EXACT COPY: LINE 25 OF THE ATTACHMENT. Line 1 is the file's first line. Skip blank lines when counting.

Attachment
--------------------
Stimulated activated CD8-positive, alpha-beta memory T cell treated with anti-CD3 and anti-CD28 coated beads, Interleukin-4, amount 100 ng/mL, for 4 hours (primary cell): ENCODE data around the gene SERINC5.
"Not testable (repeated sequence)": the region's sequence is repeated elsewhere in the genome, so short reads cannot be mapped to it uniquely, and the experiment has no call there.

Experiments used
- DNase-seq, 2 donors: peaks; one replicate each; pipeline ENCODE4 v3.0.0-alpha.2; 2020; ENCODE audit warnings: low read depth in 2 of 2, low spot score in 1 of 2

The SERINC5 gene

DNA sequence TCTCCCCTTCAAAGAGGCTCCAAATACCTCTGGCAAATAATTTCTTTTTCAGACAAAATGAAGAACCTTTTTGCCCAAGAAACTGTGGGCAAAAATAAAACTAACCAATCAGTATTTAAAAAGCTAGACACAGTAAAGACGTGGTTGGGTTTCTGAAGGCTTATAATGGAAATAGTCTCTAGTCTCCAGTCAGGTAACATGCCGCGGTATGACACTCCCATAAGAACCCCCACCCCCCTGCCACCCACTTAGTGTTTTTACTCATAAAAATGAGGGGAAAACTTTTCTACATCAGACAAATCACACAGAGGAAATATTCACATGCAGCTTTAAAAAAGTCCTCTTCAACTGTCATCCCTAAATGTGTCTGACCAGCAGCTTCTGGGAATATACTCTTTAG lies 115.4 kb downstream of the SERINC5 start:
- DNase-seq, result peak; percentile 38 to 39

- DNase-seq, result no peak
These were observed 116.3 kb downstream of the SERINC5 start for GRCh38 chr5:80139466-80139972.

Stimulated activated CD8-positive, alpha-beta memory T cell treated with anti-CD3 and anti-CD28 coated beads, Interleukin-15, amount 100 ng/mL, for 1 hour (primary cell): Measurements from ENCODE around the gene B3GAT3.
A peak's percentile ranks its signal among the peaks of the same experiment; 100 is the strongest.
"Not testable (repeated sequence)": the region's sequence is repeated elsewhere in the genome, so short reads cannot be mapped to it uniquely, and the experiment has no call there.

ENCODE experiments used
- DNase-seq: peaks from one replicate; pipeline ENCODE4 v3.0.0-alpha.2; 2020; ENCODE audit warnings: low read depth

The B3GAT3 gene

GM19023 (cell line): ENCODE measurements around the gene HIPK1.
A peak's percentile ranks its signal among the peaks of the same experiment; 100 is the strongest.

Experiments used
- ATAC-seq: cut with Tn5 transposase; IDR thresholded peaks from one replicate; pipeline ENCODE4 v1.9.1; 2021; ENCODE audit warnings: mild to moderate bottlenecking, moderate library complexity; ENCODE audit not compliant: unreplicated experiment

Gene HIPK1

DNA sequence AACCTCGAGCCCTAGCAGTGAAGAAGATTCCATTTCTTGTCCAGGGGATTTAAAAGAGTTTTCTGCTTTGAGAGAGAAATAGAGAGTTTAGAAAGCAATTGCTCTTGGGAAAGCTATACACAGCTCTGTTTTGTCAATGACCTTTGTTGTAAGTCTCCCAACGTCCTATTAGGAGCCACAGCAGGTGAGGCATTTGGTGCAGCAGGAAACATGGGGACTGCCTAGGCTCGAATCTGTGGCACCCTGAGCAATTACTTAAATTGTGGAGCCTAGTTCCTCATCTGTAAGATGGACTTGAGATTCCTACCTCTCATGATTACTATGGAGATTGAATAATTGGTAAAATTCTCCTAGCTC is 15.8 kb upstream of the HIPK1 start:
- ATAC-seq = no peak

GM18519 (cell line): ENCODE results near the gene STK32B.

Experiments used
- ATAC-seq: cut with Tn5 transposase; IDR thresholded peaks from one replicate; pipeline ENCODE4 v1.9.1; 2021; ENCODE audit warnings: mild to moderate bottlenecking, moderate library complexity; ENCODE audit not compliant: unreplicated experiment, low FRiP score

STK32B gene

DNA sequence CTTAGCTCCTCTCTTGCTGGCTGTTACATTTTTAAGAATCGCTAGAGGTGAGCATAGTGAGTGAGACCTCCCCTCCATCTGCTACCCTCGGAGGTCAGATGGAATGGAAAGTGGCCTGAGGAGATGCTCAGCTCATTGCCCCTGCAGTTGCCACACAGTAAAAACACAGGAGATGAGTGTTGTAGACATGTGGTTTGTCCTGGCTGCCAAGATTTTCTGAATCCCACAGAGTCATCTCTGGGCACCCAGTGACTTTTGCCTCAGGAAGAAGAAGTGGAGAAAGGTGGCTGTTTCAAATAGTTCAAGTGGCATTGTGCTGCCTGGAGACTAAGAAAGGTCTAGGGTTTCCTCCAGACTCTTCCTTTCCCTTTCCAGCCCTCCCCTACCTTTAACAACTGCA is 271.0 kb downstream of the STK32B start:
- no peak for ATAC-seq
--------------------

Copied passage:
- ATAC-seq: cut with Tn5 transposase; IDR thresholded peaks from one replicate; pipeline ENCODE4 v1.9.1; 2021; ENCODE audit warnings: mild to moderate bottlenecking, moderate library complexity; ENCODE audit not compliant: unreplicated experiment, low FRiP score